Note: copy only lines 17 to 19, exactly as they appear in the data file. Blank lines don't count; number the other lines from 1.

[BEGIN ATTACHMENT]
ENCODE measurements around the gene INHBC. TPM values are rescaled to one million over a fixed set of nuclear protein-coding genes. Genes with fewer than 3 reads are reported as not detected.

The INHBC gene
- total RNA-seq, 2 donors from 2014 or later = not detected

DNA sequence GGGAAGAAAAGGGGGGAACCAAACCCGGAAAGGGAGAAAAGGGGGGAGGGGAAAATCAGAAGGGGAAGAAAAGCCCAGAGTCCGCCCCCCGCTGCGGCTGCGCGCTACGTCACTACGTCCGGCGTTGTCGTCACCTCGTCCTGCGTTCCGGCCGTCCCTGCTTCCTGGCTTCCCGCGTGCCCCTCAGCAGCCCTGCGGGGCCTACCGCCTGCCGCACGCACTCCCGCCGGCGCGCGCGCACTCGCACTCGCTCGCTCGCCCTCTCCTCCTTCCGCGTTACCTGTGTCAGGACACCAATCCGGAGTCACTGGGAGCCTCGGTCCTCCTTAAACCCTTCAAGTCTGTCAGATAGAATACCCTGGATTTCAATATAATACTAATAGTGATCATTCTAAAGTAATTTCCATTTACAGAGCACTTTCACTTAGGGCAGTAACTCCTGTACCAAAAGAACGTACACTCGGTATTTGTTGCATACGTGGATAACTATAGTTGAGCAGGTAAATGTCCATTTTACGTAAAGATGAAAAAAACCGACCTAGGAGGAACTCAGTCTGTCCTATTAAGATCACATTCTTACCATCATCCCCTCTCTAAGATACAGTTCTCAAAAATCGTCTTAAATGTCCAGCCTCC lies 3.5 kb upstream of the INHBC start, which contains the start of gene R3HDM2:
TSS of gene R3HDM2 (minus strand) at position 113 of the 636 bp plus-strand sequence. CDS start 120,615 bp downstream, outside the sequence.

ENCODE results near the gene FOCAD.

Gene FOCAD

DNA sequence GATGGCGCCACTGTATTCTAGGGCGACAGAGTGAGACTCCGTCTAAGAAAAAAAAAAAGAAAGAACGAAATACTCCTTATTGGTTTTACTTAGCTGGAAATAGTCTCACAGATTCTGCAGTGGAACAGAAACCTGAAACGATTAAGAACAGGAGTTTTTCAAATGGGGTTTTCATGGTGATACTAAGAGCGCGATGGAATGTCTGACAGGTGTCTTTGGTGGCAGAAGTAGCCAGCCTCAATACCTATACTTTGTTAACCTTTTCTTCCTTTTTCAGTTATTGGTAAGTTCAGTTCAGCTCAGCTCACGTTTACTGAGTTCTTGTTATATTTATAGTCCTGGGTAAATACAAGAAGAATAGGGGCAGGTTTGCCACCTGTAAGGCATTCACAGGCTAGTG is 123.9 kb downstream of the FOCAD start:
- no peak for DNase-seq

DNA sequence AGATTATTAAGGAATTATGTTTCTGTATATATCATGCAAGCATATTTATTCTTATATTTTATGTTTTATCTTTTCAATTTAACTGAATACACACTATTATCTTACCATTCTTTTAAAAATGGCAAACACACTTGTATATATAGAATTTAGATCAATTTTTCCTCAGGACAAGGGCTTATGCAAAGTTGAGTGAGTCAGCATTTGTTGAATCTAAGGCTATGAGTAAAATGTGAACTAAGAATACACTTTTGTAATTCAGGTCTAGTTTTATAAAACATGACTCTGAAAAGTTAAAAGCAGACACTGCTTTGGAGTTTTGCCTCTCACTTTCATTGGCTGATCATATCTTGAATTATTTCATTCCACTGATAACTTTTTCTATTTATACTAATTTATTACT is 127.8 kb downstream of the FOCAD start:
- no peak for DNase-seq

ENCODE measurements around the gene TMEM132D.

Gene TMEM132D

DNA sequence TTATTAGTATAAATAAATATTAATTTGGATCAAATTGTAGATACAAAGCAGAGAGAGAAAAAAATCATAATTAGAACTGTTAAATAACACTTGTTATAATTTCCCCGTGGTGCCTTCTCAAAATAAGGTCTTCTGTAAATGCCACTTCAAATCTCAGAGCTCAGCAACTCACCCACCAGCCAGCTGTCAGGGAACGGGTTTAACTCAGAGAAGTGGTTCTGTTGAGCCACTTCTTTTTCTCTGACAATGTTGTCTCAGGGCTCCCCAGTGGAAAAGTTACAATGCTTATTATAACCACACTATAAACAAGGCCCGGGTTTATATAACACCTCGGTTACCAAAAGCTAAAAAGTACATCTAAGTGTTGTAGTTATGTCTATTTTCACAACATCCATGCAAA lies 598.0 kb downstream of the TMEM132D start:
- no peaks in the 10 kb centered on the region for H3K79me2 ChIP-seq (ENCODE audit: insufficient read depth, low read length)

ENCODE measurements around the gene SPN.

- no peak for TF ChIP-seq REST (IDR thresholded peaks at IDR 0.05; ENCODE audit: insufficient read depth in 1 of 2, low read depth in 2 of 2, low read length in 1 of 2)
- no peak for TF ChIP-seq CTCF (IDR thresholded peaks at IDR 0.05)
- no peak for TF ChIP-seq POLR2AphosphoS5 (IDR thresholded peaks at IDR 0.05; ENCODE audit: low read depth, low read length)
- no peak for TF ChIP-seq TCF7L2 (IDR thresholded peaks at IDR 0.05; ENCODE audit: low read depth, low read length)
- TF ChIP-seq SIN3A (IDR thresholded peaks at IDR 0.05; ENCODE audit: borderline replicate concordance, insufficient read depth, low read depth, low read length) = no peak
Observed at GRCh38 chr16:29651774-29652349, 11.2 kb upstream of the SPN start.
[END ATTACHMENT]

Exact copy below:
- no peak for TF ChIP-seq REST (IDR thresholded peaks at IDR 0.05; ENCODE audit: insufficient read depth in 1 of 2, low read depth in 2 of 2, low read length in 1 of 2)
- no peak for TF ChIP-seq CTCF (IDR thresholded peaks at IDR 0.05)
- no peak for TF ChIP-seq POLR2AphosphoS5 (IDR thresholded peaks at IDR 0.05; ENCODE audit: low read depth, low read length)